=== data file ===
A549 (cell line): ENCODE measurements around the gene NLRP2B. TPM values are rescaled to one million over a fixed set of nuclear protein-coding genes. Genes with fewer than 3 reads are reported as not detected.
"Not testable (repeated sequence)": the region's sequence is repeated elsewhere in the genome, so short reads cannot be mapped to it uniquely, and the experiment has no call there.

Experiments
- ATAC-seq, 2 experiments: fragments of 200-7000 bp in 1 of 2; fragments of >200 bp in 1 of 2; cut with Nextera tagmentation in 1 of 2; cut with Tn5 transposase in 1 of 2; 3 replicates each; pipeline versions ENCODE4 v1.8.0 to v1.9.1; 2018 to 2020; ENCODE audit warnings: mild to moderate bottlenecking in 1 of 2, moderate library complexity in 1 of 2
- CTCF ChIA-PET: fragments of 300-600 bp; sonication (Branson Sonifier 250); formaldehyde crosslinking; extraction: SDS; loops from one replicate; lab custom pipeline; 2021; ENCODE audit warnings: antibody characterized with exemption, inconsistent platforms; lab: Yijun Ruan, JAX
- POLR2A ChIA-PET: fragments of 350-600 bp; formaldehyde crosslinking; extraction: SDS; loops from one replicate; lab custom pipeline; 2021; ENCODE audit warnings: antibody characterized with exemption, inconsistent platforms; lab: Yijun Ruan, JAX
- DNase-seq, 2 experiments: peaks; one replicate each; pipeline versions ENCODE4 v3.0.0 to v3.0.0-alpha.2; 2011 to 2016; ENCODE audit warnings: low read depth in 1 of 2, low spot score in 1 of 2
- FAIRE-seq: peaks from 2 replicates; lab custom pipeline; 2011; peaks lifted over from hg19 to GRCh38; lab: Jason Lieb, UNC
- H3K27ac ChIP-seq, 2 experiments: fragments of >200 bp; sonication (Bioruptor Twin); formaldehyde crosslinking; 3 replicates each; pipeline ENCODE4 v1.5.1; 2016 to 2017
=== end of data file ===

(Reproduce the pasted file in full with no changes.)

A549 (cell line): ENCODE measurements around the gene NLRP2B. TPM values are rescaled to one million over a fixed set of nuclear protein-coding genes. Genes with fewer than 3 reads are reported as not detected.
"Not testable (repeated sequence)": the region's sequence is repeated elsewhere in the genome, so short reads cannot be mapped to it uniquely, and the experiment has no call there.

Experiments
- ATAC-seq, 2 experiments: fragments of 200-7000 bp in 1 of 2; fragments of >200 bp in 1 of 2; cut with Nextera tagmentation in 1 of 2; cut with Tn5 transposase in 1 of 2; 3 replicates each; pipeline versions ENCODE4 v1.8.0 to v1.9.1; 2018 to 2020; ENCODE audit warnings: mild to moderate bottlenecking in 1 of 2, moderate library complexity in 1 of 2
- CTCF ChIA-PET: fragments of 300-600 bp; sonication (Branson Sonifier 250); formaldehyde crosslinking; extraction: SDS; loops from one replicate; lab custom pipeline; 2021; ENCODE audit warnings: antibody characterized with exemption, inconsistent platforms; lab: Yijun Ruan, JAX
- POLR2A ChIA-PET: fragments of 350-600 bp; formaldehyde crosslinking; extraction: SDS; loops from one replicate; lab custom pipeline; 2021; ENCODE audit warnings: antibody characterized with exemption, inconsistent platforms; lab: Yijun Ruan, JAX
- DNase-seq, 2 experiments: peaks; one replicate each; pipeline versions ENCODE4 v3.0.0 to v3.0.0-alpha.2; 2011 to 2016; ENCODE audit warnings: low read depth in 1 of 2, low spot score in 1 of 2
- FAIRE-seq: peaks from 2 replicates; lab custom pipeline; 2011; peaks lifted over from hg19 to GRCh38; lab: Jason Lieb, UNC
- H3K27ac ChIP-seq, 2 experiments: fragments of >200 bp; sonication (Bioruptor Twin); formaldehyde crosslinking; 3 replicates each; pipeline ENCODE4 v1.5.1; 2016 to 2017